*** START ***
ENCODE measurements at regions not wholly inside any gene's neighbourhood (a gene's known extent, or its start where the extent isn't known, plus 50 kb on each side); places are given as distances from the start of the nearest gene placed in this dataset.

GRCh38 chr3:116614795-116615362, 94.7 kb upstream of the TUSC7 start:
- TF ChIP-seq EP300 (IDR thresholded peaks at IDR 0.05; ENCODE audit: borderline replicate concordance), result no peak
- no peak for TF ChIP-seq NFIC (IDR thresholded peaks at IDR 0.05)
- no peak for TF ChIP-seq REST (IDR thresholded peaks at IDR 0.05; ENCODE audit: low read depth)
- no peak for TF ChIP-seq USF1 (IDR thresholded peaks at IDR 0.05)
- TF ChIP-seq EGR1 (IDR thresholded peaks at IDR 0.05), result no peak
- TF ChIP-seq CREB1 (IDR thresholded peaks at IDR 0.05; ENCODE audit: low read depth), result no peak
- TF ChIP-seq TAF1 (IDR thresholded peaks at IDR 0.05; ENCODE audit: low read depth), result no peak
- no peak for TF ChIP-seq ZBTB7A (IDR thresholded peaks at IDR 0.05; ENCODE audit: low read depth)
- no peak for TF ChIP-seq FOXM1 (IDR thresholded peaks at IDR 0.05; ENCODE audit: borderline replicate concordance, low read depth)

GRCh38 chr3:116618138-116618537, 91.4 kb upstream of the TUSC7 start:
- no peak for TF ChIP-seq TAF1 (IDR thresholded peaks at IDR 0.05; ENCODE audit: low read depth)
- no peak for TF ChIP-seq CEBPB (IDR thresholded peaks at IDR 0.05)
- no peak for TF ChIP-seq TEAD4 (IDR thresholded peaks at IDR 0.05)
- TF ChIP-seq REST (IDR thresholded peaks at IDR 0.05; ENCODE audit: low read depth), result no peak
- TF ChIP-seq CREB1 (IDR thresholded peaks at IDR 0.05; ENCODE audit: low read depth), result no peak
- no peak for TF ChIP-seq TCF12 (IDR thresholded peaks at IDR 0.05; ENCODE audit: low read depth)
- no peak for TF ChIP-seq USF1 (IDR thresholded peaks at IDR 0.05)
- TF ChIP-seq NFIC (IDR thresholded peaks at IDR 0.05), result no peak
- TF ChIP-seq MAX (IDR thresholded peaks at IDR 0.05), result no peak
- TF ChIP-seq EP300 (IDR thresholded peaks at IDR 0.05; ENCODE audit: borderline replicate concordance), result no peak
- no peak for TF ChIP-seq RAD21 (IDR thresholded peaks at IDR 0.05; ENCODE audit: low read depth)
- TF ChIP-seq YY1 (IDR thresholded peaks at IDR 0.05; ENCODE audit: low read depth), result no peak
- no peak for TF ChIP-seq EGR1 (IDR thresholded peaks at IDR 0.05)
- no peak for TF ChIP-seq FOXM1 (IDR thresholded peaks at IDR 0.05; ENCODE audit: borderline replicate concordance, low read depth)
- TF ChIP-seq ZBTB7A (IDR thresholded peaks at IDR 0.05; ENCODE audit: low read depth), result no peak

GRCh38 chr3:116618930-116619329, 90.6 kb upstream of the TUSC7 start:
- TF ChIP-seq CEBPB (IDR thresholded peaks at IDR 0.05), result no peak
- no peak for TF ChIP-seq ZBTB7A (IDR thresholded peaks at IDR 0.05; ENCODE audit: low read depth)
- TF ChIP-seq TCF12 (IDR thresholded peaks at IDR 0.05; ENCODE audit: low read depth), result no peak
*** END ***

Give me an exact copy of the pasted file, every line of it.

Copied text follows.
ENCODE measurements at regions not wholly inside any gene's neighbourhood (a gene's known extent, or its start where the extent isn't known, plus 50 kb on each side); places are given as distances from the start of the nearest gene placed in this dataset.

GRCh38 chr3:116614795-116615362, 94.7 kb upstream of the TUSC7 start:
- TF ChIP-seq EP300 (IDR thresholded peaks at IDR 0.05; ENCODE audit: borderline replicate concordance), result no peak
- no peak for TF ChIP-seq NFIC (IDR thresholded peaks at IDR 0.05)
- no peak for TF ChIP-seq REST (IDR thresholded peaks at IDR 0.05; ENCODE audit: low read depth)
- no peak for TF ChIP-seq USF1 (IDR thresholded peaks at IDR 0.05)
- TF ChIP-seq EGR1 (IDR thresholded peaks at IDR 0.05), result no peak
- TF ChIP-seq CREB1 (IDR thresholded peaks at IDR 0.05; ENCODE audit: low read depth), result no peak
- TF ChIP-seq TAF1 (IDR thresholded peaks at IDR 0.05; ENCODE audit: low read depth), result no peak
- no peak for TF ChIP-seq ZBTB7A (IDR thresholded peaks at IDR 0.05; ENCODE audit: low read depth)
- no peak for TF ChIP-seq FOXM1 (IDR thresholded peaks at IDR 0.05; ENCODE audit: borderline replicate concordance, low read depth)

GRCh38 chr3:116618138-116618537, 91.4 kb upstream of the TUSC7 start:
- no peak for TF ChIP-seq TAF1 (IDR thresholded peaks at IDR 0.05; ENCODE audit: low read depth)
- no peak for TF ChIP-seq CEBPB (IDR thresholded peaks at IDR 0.05)
- no peak for TF ChIP-seq TEAD4 (IDR thresholded peaks at IDR 0.05)
- TF ChIP-seq REST (IDR thresholded peaks at IDR 0.05; ENCODE audit: low read depth), result no peak
- TF ChIP-seq CREB1 (IDR thresholded peaks at IDR 0.05; ENCODE audit: low read depth), result no peak
- no peak for TF ChIP-seq TCF12 (IDR thresholded peaks at IDR 0.05; ENCODE audit: low read depth)
- no peak for TF ChIP-seq USF1 (IDR thresholded peaks at IDR 0.05)
- TF ChIP-seq NFIC (IDR thresholded peaks at IDR 0.05), result no peak
- TF ChIP-seq MAX (IDR thresholded peaks at IDR 0.05), result no peak
- TF ChIP-seq EP300 (IDR thresholded peaks at IDR 0.05; ENCODE audit: borderline replicate concordance), result no peak
- no peak for TF ChIP-seq RAD21 (IDR thresholded peaks at IDR 0.05; ENCODE audit: low read depth)
- TF ChIP-seq YY1 (IDR thresholded peaks at IDR 0.05; ENCODE audit: low read depth), result no peak
- no peak for TF ChIP-seq EGR1 (IDR thresholded peaks at IDR 0.05)
- no peak for TF ChIP-seq FOXM1 (IDR thresholded peaks at IDR 0.05; ENCODE audit: borderline replicate concordance, low read depth)
- TF ChIP-seq ZBTB7A (IDR thresholded peaks at IDR 0.05; ENCODE audit: low read depth), result no peak

GRCh38 chr3:116618930-116619329, 90.6 kb upstream of the TUSC7 start:
- TF ChIP-seq CEBPB (IDR thresholded peaks at IDR 0.05), result no peak
- no peak for TF ChIP-seq ZBTB7A (IDR thresholded peaks at IDR 0.05; ENCODE audit: low read depth)
- TF ChIP-seq TCF12 (IDR thresholded peaks at IDR 0.05; ENCODE audit: low read depth), result no peak